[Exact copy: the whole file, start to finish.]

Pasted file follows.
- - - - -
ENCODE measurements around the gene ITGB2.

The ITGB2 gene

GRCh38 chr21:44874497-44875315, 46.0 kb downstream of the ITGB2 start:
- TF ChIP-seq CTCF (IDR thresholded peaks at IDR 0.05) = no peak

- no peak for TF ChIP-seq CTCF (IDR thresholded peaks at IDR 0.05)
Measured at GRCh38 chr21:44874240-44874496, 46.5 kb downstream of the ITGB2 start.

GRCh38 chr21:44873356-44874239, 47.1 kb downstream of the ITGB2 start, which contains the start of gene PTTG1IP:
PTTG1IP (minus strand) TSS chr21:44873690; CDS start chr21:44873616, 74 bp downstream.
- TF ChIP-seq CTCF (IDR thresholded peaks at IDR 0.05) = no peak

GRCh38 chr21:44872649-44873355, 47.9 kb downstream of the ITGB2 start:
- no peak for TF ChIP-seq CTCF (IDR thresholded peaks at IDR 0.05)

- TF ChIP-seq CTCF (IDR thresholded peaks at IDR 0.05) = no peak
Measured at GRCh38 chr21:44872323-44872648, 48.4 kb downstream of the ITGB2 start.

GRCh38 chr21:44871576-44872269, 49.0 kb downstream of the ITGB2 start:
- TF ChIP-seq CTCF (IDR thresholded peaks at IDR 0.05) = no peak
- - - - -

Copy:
ENCODE measurements around the gene ITGB2.

The ITGB2 gene

GRCh38 chr21:44874497-44875315, 46.0 kb downstream of the ITGB2 start:
- TF ChIP-seq CTCF (IDR thresholded peaks at IDR 0.05) = no peak

- no peak for TF ChIP-seq CTCF (IDR thresholded peaks at IDR 0.05)
Measured at GRCh38 chr21:44874240-44874496, 46.5 kb downstream of the ITGB2 start.

GRCh38 chr21:44873356-44874239, 47.1 kb downstream of the ITGB2 start, which contains the start of gene PTTG1IP:
PTTG1IP (minus strand) TSS chr21:44873690; CDS start chr21:44873616, 74 bp downstream.
- TF ChIP-seq CTCF (IDR thresholded peaks at IDR 0.05) = no peak

GRCh38 chr21:44872649-44873355, 47.9 kb downstream of the ITGB2 start:
- no peak for TF ChIP-seq CTCF (IDR thresholded peaks at IDR 0.05)

- TF ChIP-seq CTCF (IDR thresholded peaks at IDR 0.05) = no peak
Measured at GRCh38 chr21:44872323-44872648, 48.4 kb downstream of the ITGB2 start.

GRCh38 chr21:44871576-44872269, 49.0 kb downstream of the ITGB2 start:
- TF ChIP-seq CTCF (IDR thresholded peaks at IDR 0.05) = no peak